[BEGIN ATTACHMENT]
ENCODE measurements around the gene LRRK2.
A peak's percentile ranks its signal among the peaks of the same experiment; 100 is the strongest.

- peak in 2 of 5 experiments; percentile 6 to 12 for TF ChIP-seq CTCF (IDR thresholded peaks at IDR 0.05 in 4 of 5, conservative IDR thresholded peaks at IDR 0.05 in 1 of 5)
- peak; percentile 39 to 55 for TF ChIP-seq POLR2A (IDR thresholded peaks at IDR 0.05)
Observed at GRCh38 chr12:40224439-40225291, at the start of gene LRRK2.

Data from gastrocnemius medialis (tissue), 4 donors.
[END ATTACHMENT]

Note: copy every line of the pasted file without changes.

ENCODE measurements around the gene LRRK2.
A peak's percentile ranks its signal among the peaks of the same experiment; 100 is the strongest.

- peak in 2 of 5 experiments; percentile 6 to 12 for TF ChIP-seq CTCF (IDR thresholded peaks at IDR 0.05 in 4 of 5, conservative IDR thresholded peaks at IDR 0.05 in 1 of 5)
- peak; percentile 39 to 55 for TF ChIP-seq POLR2A (IDR thresholded peaks at IDR 0.05)
Observed at GRCh38 chr12:40224439-40225291, at the start of gene LRRK2.

Data from gastrocnemius medialis (tissue), 4 donors.